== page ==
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designs for people sleeping on the water. we're looking at cruiseships, which are larger structures, several times the size of harbor station 35, but they're the only good reference point. we look to the cruiseship industry who has kind of an index for how much acceleration they were accommodate. >> it is very unique. i don't know that any other fire station built on the water is in the united states. >> the fire boat is a regionalesset tharegional assete used for water rescue, but we also do environmental cleanup. we have special rigging that we carry that will contain oil spills until an environmental unit can come out. this is a job for us, but it is also a way of life and a lifestyle. we're proud to serve our community. and we're willing to help people in any way we can.
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welcome, city attorney herrera. >> good morning. thank you to mayor breed, chief scott, supervisors peskin and haney for joining me this morning to highlight our collective commitment to combating an all too familiar problem. open air drug dealing in the
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tenderloin. we're all created to solutions to make sure we combat this epidemic that is taking control of the tenderloin neighborhood. this morning, my office sued 28 known drug dealers, file. they do not live in the tenderloin, but sell deadly drugs there. the drugs that are fueling the drug crisis in our streets. this is to stop the brazen drug-dealing that has plagued this neighborhood. last year alone 441 people died from drug overdoses in the city and the tenderloin had the highest overdose mortality rate of any neighborhood in the city. enough is enough. these injunctions are carefully crafted to simultaneously safeguard a defendant's due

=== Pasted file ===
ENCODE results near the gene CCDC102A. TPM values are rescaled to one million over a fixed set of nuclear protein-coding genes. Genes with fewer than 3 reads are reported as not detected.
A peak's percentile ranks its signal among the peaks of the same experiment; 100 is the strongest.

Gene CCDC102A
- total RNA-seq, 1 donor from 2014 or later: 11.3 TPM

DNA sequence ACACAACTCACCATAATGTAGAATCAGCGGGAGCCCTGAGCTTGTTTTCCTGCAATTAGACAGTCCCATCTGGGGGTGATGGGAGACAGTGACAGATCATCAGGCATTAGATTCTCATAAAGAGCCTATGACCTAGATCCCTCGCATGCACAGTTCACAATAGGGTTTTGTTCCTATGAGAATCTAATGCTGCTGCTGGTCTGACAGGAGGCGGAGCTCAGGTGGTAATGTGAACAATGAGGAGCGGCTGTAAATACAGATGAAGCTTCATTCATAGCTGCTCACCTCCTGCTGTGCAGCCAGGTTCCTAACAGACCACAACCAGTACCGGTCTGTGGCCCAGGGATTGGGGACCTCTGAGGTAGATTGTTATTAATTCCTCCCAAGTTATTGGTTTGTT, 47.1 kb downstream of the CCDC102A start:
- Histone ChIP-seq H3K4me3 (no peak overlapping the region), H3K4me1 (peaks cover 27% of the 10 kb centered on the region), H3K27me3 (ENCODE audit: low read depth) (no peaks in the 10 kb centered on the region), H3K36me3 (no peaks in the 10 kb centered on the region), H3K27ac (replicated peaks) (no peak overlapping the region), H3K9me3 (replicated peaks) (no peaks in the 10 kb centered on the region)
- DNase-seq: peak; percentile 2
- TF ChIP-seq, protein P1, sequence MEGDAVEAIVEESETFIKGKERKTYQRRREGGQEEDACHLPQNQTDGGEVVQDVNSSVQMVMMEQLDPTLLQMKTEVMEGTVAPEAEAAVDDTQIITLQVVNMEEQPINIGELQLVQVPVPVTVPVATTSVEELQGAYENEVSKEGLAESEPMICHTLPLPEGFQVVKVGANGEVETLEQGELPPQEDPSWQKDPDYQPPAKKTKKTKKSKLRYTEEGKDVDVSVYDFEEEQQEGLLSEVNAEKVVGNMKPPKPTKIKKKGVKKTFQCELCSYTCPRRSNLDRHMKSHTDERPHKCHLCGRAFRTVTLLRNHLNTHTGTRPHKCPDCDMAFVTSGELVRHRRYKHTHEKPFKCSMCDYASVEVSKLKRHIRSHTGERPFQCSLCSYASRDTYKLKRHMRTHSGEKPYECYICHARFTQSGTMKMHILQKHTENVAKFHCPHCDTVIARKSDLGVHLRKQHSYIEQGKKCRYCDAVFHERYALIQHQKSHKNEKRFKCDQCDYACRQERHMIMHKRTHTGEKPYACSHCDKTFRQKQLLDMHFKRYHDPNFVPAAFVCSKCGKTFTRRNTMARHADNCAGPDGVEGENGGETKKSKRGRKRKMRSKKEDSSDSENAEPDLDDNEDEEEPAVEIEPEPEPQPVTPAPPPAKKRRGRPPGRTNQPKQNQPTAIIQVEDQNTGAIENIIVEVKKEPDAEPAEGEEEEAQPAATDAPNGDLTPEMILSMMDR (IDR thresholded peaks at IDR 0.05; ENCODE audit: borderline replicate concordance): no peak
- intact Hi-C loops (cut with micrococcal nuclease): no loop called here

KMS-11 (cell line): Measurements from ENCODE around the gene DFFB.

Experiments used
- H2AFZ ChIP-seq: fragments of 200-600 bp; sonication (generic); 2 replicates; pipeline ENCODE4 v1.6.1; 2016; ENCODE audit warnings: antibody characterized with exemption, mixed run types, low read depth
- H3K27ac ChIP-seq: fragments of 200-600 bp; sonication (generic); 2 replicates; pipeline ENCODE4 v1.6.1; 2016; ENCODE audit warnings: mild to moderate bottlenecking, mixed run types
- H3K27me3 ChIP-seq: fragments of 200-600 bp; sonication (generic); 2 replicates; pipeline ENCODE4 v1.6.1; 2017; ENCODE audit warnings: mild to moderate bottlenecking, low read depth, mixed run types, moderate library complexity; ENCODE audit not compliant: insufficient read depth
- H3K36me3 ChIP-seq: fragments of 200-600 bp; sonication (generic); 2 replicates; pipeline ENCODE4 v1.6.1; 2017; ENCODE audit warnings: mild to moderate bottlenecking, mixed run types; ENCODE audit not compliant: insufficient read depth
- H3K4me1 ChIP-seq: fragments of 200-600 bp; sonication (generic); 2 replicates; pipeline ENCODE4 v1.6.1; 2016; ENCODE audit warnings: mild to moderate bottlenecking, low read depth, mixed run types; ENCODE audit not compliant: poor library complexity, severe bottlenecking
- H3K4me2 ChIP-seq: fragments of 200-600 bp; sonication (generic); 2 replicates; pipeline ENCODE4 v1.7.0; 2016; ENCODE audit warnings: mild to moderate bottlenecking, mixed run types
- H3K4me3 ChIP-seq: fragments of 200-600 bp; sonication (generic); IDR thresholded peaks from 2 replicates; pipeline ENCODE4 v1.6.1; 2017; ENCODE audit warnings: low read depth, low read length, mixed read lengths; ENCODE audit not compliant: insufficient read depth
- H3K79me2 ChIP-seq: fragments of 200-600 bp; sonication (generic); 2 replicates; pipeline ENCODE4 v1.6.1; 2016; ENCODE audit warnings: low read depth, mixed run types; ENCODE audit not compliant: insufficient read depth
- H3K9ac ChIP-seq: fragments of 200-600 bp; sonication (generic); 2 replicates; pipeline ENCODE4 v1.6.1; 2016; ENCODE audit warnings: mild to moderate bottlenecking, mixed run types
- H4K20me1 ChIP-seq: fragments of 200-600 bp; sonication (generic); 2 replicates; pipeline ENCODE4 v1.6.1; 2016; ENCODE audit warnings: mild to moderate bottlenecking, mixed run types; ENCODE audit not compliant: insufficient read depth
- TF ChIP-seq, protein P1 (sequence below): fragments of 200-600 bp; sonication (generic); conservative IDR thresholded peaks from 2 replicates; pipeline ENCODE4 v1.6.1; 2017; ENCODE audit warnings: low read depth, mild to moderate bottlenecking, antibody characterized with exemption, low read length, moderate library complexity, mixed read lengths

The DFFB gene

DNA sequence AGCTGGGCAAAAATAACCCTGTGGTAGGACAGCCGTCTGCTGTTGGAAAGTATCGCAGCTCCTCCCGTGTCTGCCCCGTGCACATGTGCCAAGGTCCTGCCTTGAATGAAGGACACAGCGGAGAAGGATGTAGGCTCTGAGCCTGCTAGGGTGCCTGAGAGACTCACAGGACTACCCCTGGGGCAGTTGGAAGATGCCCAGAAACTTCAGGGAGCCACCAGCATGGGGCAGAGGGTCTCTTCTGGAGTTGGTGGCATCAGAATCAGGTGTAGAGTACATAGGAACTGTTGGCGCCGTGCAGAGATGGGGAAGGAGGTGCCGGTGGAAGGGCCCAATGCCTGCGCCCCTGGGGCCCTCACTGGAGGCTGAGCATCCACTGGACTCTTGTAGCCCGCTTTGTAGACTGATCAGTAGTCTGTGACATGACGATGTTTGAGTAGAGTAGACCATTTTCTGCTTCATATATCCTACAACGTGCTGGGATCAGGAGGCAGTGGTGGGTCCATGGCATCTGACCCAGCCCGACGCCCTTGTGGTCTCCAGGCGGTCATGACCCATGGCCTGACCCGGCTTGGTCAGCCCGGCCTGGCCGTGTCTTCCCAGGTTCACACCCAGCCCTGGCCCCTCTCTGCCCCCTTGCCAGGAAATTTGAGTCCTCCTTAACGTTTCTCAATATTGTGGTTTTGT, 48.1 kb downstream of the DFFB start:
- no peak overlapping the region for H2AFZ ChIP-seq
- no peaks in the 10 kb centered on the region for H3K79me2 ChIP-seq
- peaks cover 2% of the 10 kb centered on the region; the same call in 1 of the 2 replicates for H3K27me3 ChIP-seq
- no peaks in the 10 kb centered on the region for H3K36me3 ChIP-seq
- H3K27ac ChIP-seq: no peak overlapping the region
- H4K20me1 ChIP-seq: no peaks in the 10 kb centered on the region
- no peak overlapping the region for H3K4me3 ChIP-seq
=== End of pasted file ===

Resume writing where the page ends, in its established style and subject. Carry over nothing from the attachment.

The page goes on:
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process while targeting with precision, the problem of drug dealers coming from outside the area to prey on tenderloin residents, housed and unhoused. this prevents the 28 named defendants from entering the tenderloin and part of the adjacent south of market neighborhood. roughly from van ness to ellis and geary to mission. the tenderloin would become a protected zone and these defendants, none of whom live in the tenderloin, would be allowed to go there unless they had a lawful legitimate reason to be there. we're focused on the predatory repeat dealers selling the most dangerous drugs, including those leading to the most deaths. we have rigorous criteria. he or she was arrested at least twice for drug sales or possession of drugs for the purpose of sales in the tenderloin in the past year and a half.
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one of those arrests must have been in the last nine months. both of the arrests must have led to either criminal charges by the district attorney or a motion to revoke probation. the drugs involved were fentanyl, heroin, cocaine or methamphetamine. and the defendant is not a tenderloin resident. has been given the opportunity to present their defense in court at a hearing and the court finds there is sufficient evidence to warrant the injunction. in other words, an injunction is issued if the need for it is proven in a court of law. demographics or group affiliations were not considered when putting together these lawsuits. violations of the injunctions will have civil and criminal consequences. violations carry civil penalties of up to $6,000 per violation. perhaps just as important,